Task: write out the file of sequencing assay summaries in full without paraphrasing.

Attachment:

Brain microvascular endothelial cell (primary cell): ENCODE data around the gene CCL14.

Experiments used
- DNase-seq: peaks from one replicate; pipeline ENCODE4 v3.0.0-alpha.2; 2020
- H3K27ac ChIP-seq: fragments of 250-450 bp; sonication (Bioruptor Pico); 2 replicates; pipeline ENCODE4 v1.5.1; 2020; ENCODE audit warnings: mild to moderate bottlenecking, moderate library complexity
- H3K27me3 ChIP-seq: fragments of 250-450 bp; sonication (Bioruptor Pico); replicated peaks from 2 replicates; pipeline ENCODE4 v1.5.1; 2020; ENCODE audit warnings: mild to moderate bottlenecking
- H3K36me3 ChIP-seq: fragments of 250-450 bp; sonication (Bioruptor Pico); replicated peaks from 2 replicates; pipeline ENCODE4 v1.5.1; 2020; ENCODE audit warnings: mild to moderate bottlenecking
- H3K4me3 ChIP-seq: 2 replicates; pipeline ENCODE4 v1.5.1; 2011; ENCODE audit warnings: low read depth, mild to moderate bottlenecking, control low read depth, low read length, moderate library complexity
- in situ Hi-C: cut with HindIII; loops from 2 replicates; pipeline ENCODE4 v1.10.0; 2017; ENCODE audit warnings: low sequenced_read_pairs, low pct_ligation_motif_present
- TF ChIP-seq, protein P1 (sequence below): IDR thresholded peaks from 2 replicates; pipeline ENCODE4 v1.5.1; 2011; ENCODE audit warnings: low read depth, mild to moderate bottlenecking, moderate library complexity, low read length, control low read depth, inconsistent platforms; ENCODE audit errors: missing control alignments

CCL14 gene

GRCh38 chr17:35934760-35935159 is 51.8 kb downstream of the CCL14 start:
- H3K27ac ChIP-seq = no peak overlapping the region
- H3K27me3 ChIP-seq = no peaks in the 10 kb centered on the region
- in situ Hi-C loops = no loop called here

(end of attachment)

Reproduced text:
Brain microvascular endothelial cell (primary cell): ENCODE data around the gene CCL14.

Experiments used
- DNase-seq: peaks from one replicate; pipeline ENCODE4 v3.0.0-alpha.2; 2020
- H3K27ac ChIP-seq: fragments of 250-450 bp; sonication (Bioruptor Pico); 2 replicates; pipeline ENCODE4 v1.5.1; 2020; ENCODE audit warnings: mild to moderate bottlenecking, moderate library complexity
- H3K27me3 ChIP-seq: fragments of 250-450 bp; sonication (Bioruptor Pico); replicated peaks from 2 replicates; pipeline ENCODE4 v1.5.1; 2020; ENCODE audit warnings: mild to moderate bottlenecking
- H3K36me3 ChIP-seq: fragments of 250-450 bp; sonication (Bioruptor Pico); replicated peaks from 2 replicates; pipeline ENCODE4 v1.5.1; 2020; ENCODE audit warnings: mild to moderate bottlenecking
- H3K4me3 ChIP-seq: 2 replicates; pipeline ENCODE4 v1.5.1; 2011; ENCODE audit warnings: low read depth, mild to moderate bottlenecking, control low read depth, low read length, moderate library complexity
- in situ Hi-C: cut with HindIII; loops from 2 replicates; pipeline ENCODE4 v1.10.0; 2017; ENCODE audit warnings: low sequenced_read_pairs, low pct_ligation_motif_present
- TF ChIP-seq, protein P1 (sequence below): IDR thresholded peaks from 2 replicates; pipeline ENCODE4 v1.5.1; 2011; ENCODE audit warnings: low read depth, mild to moderate bottlenecking, moderate library complexity, low read length, control low read depth, inconsistent platforms; ENCODE audit errors: missing control alignments

CCL14 gene

GRCh38 chr17:35934760-35935159 is 51.8 kb downstream of the CCL14 start:
- H3K27ac ChIP-seq = no peak overlapping the region
- H3K27me3 ChIP-seq = no peaks in the 10 kb centered on the region
- in situ Hi-C loops = no loop called here